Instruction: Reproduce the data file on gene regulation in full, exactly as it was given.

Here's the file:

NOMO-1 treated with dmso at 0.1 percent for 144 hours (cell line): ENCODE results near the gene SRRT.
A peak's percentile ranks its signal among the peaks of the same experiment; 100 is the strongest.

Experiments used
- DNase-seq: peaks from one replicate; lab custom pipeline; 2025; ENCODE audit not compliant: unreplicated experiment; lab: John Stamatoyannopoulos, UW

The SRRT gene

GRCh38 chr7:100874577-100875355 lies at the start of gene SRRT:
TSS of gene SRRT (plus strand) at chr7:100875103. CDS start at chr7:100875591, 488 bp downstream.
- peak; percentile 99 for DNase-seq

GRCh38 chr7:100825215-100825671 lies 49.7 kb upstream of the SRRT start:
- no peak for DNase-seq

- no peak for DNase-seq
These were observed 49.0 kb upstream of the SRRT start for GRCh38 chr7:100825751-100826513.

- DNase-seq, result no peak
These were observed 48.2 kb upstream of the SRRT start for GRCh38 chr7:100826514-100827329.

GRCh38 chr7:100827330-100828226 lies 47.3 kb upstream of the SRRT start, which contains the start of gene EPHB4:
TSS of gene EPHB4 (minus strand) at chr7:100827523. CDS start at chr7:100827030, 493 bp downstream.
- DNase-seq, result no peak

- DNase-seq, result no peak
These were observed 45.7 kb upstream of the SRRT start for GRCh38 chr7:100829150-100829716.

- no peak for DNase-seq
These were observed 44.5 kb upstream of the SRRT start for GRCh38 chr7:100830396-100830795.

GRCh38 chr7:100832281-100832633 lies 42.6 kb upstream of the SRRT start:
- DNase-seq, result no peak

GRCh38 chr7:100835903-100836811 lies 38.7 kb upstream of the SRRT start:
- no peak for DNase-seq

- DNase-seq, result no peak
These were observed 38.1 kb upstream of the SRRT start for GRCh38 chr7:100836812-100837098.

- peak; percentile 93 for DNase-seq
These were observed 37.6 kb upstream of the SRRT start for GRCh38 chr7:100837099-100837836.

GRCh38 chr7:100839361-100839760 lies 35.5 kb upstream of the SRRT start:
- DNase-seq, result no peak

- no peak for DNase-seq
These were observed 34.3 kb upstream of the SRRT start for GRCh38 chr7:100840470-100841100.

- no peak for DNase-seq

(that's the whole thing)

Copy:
NOMO-1 treated with dmso at 0.1 percent for 144 hours (cell line): ENCODE results near the gene SRRT.
A peak's percentile ranks its signal among the peaks of the same experiment; 100 is the strongest.

Experiments used
- DNase-seq: peaks from one replicate; lab custom pipeline; 2025; ENCODE audit not compliant: unreplicated experiment; lab: John Stamatoyannopoulos, UW

The SRRT gene

GRCh38 chr7:100874577-100875355 lies at the start of gene SRRT:
TSS of gene SRRT (plus strand) at chr7:100875103. CDS start at chr7:100875591, 488 bp downstream.
- peak; percentile 99 for DNase-seq

GRCh38 chr7:100825215-100825671 lies 49.7 kb upstream of the SRRT start:
- no peak for DNase-seq

- no peak for DNase-seq
These were observed 49.0 kb upstream of the SRRT start for GRCh38 chr7:100825751-100826513.

- DNase-seq, result no peak
These were observed 48.2 kb upstream of the SRRT start for GRCh38 chr7:100826514-100827329.

GRCh38 chr7:100827330-100828226 lies 47.3 kb upstream of the SRRT start, which contains the start of gene EPHB4:
TSS of gene EPHB4 (minus strand) at chr7:100827523. CDS start at chr7:100827030, 493 bp downstream.
- DNase-seq, result no peak

- DNase-seq, result no peak
These were observed 45.7 kb upstream of the SRRT start for GRCh38 chr7:100829150-100829716.

- no peak for DNase-seq
These were observed 44.5 kb upstream of the SRRT start for GRCh38 chr7:100830396-100830795.

GRCh38 chr7:100832281-100832633 lies 42.6 kb upstream of the SRRT start:
- DNase-seq, result no peak

GRCh38 chr7:100835903-100836811 lies 38.7 kb upstream of the SRRT start:
- no peak for DNase-seq

- DNase-seq, result no peak
These were observed 38.1 kb upstream of the SRRT start for GRCh38 chr7:100836812-100837098.

- peak; percentile 93 for DNase-seq
These were observed 37.6 kb upstream of the SRRT start for GRCh38 chr7:100837099-100837836.

GRCh38 chr7:100839361-100839760 lies 35.5 kb upstream of the SRRT start:
- DNase-seq, result no peak

- no peak for DNase-seq
These were observed 34.3 kb upstream of the SRRT start for GRCh38 chr7:100840470-100841100.

- no peak for DNase-seq